Stephen, though inarguably a great actor on the stage of history, changed the future prospects of his people by the subordination of his own will to rule to that of an imagined higher being, an obeisance to the Christian concept of the state, involving, according to him, in order of importance, Faith, the church, and the priesthood. He based his authority to rule not on the fact that he was of the line of the ancient chieftains of the Magyar, but rather that he was a servant of God and that his higher mission called for the conversion and shaping of the Hungarian people into a nation which would serve the purpose of Christianity to the fullest possible extent. This piety is perhaps why he was canonized in the end. Along with the adoption of Western religion, Stephen, connected as he was to the Bavarian aristocracy, and emphasized in the earlier letter to his son, arranged for the wholesale influx of Western civilization, minting the first Hungarian coins modeled from the German mint, flowing German institutions of government, allowing foreign clergy and high nobility space at his table, and listening to representatives of Kiev, England, and Byzantium over Italian cuisine. With Stephen, obviously granted the training wheels of his father’s manufacture, the first great influx of alien cultural vectors entered the Hungarian national melting pot. Stephen died on August 15th, 1038, having established a combined system of government based on the Carolingian model of Charlemagne, a ‘State-Ecclesiastical’ organization with powerful central authority, an autocratic kingdom, only recently an enemy to all of Christendom, which could claim the right to conduct its own affairs externally and internally, a right that may seem paltry to the nations of the world today, but at the time, coming out of a period when they were considered invaders from Asia to be expelled, the Hungarians benefited form this right immeasurably.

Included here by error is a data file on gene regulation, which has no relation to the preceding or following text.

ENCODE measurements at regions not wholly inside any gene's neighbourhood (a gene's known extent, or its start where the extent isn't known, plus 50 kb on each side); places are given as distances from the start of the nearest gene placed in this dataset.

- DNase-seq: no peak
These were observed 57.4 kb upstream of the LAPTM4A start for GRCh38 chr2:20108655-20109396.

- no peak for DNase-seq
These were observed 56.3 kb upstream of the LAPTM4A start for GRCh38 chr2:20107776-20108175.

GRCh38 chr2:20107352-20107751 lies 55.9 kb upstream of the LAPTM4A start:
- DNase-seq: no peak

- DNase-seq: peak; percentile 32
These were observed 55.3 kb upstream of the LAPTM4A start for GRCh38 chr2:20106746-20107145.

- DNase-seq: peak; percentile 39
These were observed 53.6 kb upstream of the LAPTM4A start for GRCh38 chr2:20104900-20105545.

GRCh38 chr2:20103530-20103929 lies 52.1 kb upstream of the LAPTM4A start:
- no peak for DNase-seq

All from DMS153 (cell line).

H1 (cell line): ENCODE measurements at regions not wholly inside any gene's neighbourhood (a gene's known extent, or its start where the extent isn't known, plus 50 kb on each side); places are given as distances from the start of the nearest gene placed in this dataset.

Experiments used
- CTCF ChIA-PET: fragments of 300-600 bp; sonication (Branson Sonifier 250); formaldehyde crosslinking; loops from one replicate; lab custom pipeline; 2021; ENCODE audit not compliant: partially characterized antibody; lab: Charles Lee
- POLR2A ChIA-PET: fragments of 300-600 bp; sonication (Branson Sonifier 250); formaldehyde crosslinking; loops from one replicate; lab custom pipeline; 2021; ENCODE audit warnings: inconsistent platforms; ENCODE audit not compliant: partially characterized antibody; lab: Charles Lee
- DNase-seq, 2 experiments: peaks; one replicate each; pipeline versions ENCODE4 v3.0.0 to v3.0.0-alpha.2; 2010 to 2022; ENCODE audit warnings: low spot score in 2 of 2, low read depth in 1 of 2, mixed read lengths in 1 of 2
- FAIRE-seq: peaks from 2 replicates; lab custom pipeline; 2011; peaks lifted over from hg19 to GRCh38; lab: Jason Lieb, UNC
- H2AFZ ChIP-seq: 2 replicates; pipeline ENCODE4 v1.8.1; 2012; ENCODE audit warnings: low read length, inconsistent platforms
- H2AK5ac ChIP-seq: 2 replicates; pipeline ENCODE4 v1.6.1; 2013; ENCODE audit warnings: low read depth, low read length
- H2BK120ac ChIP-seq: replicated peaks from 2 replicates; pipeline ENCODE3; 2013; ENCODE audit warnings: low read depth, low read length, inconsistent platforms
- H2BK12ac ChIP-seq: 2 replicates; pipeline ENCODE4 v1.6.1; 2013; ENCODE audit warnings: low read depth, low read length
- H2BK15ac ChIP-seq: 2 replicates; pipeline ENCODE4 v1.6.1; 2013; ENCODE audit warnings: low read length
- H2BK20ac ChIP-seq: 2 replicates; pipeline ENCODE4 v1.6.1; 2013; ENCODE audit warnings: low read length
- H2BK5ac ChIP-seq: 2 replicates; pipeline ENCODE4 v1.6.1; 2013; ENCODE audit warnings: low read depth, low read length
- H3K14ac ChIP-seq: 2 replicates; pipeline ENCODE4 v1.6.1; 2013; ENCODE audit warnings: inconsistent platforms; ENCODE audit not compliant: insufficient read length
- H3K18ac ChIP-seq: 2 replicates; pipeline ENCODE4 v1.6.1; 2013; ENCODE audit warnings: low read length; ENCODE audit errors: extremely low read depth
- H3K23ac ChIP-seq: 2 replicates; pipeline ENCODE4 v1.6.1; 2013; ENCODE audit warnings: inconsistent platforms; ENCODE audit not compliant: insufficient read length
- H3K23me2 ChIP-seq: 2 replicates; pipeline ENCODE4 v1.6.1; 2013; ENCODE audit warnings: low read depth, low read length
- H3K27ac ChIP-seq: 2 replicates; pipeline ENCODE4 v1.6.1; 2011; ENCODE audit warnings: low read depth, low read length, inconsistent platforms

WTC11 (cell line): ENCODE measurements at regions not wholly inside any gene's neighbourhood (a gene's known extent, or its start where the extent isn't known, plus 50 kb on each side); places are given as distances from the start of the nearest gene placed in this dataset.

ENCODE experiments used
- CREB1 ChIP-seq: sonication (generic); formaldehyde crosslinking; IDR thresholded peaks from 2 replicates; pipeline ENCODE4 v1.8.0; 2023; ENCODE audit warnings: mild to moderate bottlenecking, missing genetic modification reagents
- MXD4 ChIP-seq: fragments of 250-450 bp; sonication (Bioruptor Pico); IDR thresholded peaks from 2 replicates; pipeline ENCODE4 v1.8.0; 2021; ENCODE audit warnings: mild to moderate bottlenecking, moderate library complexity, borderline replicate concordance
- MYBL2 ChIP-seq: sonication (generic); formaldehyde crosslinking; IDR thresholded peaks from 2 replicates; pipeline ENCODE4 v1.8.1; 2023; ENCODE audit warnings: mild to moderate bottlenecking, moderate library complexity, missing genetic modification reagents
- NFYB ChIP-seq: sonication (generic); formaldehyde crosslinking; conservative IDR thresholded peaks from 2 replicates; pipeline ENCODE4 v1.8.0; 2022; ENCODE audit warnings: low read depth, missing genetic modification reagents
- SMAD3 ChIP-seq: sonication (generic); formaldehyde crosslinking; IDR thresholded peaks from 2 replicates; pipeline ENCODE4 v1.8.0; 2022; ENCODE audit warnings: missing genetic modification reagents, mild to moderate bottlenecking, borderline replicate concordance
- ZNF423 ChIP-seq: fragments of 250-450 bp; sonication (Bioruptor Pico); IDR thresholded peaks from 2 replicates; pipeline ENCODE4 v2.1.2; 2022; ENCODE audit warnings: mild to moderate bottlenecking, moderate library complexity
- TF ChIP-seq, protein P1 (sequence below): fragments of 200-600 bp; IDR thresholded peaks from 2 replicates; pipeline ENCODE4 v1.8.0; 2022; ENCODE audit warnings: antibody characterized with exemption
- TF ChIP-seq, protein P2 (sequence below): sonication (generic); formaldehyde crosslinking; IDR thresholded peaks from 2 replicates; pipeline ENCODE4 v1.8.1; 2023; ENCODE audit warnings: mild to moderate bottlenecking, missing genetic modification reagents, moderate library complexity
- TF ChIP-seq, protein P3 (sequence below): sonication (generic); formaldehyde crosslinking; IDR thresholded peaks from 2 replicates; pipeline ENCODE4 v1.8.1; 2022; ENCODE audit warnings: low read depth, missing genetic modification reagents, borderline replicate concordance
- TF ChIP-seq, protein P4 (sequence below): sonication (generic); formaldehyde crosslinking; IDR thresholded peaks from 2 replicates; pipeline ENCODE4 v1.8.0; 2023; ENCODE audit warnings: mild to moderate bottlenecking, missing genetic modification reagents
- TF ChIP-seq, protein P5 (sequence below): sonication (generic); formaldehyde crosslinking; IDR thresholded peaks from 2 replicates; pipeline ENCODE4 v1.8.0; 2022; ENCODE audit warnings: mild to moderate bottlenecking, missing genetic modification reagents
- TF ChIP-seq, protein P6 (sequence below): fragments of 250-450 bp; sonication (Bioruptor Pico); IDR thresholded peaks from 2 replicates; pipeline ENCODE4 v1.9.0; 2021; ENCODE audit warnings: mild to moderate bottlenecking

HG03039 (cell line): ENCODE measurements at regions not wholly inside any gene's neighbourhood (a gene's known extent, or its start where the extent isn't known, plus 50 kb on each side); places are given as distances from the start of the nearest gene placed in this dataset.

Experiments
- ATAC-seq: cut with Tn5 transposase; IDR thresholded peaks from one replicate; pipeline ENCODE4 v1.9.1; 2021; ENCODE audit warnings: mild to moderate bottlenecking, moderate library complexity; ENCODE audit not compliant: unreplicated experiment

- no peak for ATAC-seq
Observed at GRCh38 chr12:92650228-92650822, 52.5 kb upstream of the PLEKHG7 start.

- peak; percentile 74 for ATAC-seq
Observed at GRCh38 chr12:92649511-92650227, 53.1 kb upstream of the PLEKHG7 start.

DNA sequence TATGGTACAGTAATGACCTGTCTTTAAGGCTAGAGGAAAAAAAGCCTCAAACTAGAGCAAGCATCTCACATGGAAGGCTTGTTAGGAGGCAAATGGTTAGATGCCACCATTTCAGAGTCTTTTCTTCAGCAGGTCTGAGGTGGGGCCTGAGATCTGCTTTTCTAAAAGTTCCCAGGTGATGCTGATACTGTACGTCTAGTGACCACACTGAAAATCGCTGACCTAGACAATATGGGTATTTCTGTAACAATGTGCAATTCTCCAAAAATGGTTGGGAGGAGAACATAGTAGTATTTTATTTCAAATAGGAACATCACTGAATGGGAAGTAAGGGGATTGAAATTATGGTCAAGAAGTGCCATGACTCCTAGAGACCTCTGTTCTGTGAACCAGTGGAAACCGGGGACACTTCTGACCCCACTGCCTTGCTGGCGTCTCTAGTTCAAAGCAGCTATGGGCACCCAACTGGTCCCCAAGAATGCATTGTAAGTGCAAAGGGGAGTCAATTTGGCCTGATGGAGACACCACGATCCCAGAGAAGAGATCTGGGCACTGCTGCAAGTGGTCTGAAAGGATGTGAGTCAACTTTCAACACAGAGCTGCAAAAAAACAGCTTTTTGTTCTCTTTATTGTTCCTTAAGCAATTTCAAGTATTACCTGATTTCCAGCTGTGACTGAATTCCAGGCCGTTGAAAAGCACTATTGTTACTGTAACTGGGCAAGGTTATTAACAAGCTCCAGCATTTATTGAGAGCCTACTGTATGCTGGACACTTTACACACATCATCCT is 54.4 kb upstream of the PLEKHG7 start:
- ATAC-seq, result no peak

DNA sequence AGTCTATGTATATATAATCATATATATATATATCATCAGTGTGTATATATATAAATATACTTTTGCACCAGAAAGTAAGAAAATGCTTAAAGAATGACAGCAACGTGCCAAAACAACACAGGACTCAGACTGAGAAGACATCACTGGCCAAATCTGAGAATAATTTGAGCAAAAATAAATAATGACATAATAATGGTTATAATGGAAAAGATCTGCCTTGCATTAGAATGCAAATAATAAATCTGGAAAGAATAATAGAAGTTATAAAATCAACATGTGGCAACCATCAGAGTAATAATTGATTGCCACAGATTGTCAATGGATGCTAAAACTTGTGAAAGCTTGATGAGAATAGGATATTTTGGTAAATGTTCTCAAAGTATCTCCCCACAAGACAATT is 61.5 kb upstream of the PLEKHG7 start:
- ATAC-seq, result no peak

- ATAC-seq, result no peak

When one considers the dichotic split between the two major figures of Hungarian history discussed since the beginning of this paper, St. Stephen and Prince Arpad, one might begin to grasp the identity crisis which faces most Hungarians when they ponder their origins and the traditions which make them who they are today. For every Christian image a pagan counterpart can be named, or several, which preserve the intuitive thought that the Hungarians, under Geza, changed because they had to change in the face of a very violent cultural xenophobia and imperialism. The range of conflicts extent between the Catholic Universalism which allowed the Hungarians to remain in Europe and the Pagan self-reliance that got them there, the faith which led them to an understanding of the rest of Europe’s sentiments when it came to their inclusion in the continental family of Christian nations versus the free reign they had over the very same nations for a century, seems to divide the Magyar into two irresolvable halves. On the one hand they have a nation, embedded in Western culture, perhaps even responsible for the continuing existence of it at one time, and on the other hand they have the formative influence of the Russian steppes, eastern roots, an understanding of the world which rests on things other than faith in a single god. Thus both the crown of St. Stephen and the legends of Arpad and his fore fathers retain their places as symbols of the independence of the Hungarian people, despite the fact that both are surrounded by myth and seem irreconcilable.